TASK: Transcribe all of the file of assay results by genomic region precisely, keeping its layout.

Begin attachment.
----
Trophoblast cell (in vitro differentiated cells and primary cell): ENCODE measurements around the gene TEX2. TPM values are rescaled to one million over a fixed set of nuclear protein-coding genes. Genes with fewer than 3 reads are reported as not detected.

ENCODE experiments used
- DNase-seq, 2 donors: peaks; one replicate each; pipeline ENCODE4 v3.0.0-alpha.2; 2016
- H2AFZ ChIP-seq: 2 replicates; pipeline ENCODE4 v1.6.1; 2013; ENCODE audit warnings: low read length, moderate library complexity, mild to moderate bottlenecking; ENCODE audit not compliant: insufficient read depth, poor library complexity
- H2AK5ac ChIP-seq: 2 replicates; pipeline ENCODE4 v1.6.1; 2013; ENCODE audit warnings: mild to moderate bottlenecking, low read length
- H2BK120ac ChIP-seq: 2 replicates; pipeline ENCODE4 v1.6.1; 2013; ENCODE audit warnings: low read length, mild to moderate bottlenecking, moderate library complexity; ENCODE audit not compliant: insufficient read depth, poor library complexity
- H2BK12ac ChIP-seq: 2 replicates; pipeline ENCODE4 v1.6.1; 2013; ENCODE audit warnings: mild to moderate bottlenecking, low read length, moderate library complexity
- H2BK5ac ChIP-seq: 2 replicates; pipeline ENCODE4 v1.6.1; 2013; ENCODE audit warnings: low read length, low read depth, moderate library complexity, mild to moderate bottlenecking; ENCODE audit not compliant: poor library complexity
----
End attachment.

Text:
Trophoblast cell (in vitro differentiated cells and primary cell): ENCODE measurements around the gene TEX2. TPM values are rescaled to one million over a fixed set of nuclear protein-coding genes. Genes with fewer than 3 reads are reported as not detected.

ENCODE experiments used
- DNase-seq, 2 donors: peaks; one replicate each; pipeline ENCODE4 v3.0.0-alpha.2; 2016
- H2AFZ ChIP-seq: 2 replicates; pipeline ENCODE4 v1.6.1; 2013; ENCODE audit warnings: low read length, moderate library complexity, mild to moderate bottlenecking; ENCODE audit not compliant: insufficient read depth, poor library complexity
- H2AK5ac ChIP-seq: 2 replicates; pipeline ENCODE4 v1.6.1; 2013; ENCODE audit warnings: mild to moderate bottlenecking, low read length
- H2BK120ac ChIP-seq: 2 replicates; pipeline ENCODE4 v1.6.1; 2013; ENCODE audit warnings: low read length, mild to moderate bottlenecking, moderate library complexity; ENCODE audit not compliant: insufficient read depth, poor library complexity
- H2BK12ac ChIP-seq: 2 replicates; pipeline ENCODE4 v1.6.1; 2013; ENCODE audit warnings: mild to moderate bottlenecking, low read length, moderate library complexity
- H2BK5ac ChIP-seq: 2 replicates; pipeline ENCODE4 v1.6.1; 2013; ENCODE audit warnings: low read length, low read depth, moderate library complexity, mild to moderate bottlenecking; ENCODE audit not compliant: poor library complexity